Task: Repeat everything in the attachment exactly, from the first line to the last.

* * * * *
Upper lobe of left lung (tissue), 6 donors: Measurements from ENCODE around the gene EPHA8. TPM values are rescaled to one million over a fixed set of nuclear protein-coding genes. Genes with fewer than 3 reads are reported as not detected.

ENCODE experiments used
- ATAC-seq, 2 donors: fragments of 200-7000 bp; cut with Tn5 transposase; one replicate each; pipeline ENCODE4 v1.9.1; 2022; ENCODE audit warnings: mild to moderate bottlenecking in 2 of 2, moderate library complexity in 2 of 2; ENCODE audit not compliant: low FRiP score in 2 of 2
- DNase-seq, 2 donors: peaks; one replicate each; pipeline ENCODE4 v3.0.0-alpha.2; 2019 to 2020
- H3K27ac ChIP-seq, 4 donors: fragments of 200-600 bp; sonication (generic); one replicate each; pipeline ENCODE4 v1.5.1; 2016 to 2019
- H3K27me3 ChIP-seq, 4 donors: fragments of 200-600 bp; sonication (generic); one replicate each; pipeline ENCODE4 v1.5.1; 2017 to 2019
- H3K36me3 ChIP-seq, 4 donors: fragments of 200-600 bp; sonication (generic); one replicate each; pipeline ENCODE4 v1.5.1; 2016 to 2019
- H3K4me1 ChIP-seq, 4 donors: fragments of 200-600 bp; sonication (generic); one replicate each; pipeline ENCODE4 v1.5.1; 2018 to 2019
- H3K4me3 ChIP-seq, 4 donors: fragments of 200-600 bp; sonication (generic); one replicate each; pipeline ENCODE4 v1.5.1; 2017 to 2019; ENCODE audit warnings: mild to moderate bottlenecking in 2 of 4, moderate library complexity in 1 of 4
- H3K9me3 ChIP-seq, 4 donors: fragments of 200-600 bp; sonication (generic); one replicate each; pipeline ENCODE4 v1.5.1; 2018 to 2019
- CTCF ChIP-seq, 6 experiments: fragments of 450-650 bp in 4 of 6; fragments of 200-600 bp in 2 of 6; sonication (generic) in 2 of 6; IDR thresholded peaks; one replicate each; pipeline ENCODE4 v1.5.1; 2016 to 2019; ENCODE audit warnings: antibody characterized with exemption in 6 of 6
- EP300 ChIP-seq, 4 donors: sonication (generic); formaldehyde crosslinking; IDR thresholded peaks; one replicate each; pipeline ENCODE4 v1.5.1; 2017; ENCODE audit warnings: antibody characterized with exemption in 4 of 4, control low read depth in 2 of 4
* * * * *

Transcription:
Upper lobe of left lung (tissue), 6 donors: Measurements from ENCODE around the gene EPHA8. TPM values are rescaled to one million over a fixed set of nuclear protein-coding genes. Genes with fewer than 3 reads are reported as not detected.

ENCODE experiments used
- ATAC-seq, 2 donors: fragments of 200-7000 bp; cut with Tn5 transposase; one replicate each; pipeline ENCODE4 v1.9.1; 2022; ENCODE audit warnings: mild to moderate bottlenecking in 2 of 2, moderate library complexity in 2 of 2; ENCODE audit not compliant: low FRiP score in 2 of 2
- DNase-seq, 2 donors: peaks; one replicate each; pipeline ENCODE4 v3.0.0-alpha.2; 2019 to 2020
- H3K27ac ChIP-seq, 4 donors: fragments of 200-600 bp; sonication (generic); one replicate each; pipeline ENCODE4 v1.5.1; 2016 to 2019
- H3K27me3 ChIP-seq, 4 donors: fragments of 200-600 bp; sonication (generic); one replicate each; pipeline ENCODE4 v1.5.1; 2017 to 2019
- H3K36me3 ChIP-seq, 4 donors: fragments of 200-600 bp; sonication (generic); one replicate each; pipeline ENCODE4 v1.5.1; 2016 to 2019
- H3K4me1 ChIP-seq, 4 donors: fragments of 200-600 bp; sonication (generic); one replicate each; pipeline ENCODE4 v1.5.1; 2018 to 2019
- H3K4me3 ChIP-seq, 4 donors: fragments of 200-600 bp; sonication (generic); one replicate each; pipeline ENCODE4 v1.5.1; 2017 to 2019; ENCODE audit warnings: mild to moderate bottlenecking in 2 of 4, moderate library complexity in 1 of 4
- H3K9me3 ChIP-seq, 4 donors: fragments of 200-600 bp; sonication (generic); one replicate each; pipeline ENCODE4 v1.5.1; 2018 to 2019
- CTCF ChIP-seq, 6 experiments: fragments of 450-650 bp in 4 of 6; fragments of 200-600 bp in 2 of 6; sonication (generic) in 2 of 6; IDR thresholded peaks; one replicate each; pipeline ENCODE4 v1.5.1; 2016 to 2019; ENCODE audit warnings: antibody characterized with exemption in 6 of 6
- EP300 ChIP-seq, 4 donors: sonication (generic); formaldehyde crosslinking; IDR thresholded peaks; one replicate each; pipeline ENCODE4 v1.5.1; 2017; ENCODE audit warnings: antibody characterized with exemption in 4 of 4, control low read depth in 2 of 4